The top pretender for the M4 replacement, NGSW-R Carbine is a hell of a rifle. The ongoing competition for the next Army M249 Squad Automatic Weapon and M4 carbine replacement has entered the next phase as Army revealed they have settled on three defense contractors. The final decision has yet to be made, but at least one other weapons manufacturer is hoping that a bit of consumer approval could help upset the competition.
Earlier this week, MARS Inc. and Cobalt Kinetics unveiled their newest futuristic gun designed especially for the Army’s Next Generation Squad Weapon program, a carbine and light machine gun. The submission was presented on the heels of the Association of the U.S. Army’s annual expo in Washington, D.C., where General Dynamics-OTS, AAI Corporation Textron Systems and Sig Sauer, touted their official candidates.
But while General Dynamics, Textron, and Sig Sauer are all working closely with Army officials to incorporate all manner of, ahem, next-generation features into the system, Mars and Cobalt Kinetic are going a different route: they plan on making their NGSW submissions available for consumer purchase as early as next year.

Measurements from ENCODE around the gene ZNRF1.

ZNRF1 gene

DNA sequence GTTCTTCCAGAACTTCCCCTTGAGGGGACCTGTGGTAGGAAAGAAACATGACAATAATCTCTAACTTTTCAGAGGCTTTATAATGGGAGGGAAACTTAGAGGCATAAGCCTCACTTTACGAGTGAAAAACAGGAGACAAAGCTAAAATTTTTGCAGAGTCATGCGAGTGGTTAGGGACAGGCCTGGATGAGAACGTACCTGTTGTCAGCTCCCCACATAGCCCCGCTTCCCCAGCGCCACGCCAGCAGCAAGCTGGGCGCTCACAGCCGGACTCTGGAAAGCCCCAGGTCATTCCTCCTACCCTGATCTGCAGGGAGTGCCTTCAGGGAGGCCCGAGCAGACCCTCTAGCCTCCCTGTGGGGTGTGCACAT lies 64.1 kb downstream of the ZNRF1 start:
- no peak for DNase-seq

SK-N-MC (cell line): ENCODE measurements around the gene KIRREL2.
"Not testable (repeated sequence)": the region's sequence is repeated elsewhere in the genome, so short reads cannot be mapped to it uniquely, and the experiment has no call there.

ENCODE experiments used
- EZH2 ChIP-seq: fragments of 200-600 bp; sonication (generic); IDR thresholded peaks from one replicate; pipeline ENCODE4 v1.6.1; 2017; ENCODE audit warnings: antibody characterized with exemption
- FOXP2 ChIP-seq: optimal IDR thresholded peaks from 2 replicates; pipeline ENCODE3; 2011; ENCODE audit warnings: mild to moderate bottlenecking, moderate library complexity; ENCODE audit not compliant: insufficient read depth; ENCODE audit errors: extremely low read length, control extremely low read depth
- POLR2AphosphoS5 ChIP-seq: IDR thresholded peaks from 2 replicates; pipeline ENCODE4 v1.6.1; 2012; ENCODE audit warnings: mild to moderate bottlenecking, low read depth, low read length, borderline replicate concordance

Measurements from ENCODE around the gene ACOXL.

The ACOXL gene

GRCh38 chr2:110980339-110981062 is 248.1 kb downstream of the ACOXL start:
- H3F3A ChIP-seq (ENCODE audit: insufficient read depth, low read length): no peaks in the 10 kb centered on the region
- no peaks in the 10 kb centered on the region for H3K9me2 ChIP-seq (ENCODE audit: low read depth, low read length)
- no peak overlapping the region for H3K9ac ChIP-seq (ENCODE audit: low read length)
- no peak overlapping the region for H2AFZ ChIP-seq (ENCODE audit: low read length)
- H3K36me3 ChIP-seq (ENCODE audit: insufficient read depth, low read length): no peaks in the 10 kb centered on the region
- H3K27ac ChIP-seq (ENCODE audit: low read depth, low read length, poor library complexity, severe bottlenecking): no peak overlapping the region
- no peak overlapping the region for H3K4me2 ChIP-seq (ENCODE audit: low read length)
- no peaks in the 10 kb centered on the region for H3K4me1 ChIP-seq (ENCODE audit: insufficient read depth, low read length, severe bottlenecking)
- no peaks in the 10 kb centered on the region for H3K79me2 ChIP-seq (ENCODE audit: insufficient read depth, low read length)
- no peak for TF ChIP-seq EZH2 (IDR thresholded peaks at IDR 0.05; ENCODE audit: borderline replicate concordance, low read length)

“I can’t think of a better collaboration in this industry,” Mars president CEO Michael Merino told American Rifleman in a statement. “Our MARS rifle design, coupled with the innovative approach to rifle manufacturing of the Cobalt Kinetics team, has been incredible.
In Mars and Cobalt Kinetic official submission, which has been in the works since early 2019, purportedly meets all of the U.S. Army’s existing NGSW requirements. According to American Rifleman, that means the standard fire control and handling characteristics of the service’s current small arms, a magazine well capable of handling the Army’s new intermediate 6.8mm cartridge, and a fresh long-recoil system ripped from the Browning Auto-5 shotgun would be a greatest addition and innovation.
The rifle should become available in a civilian version in 2020. It will be interesting to see how it going to implement new technologies and U.S. Army requirements.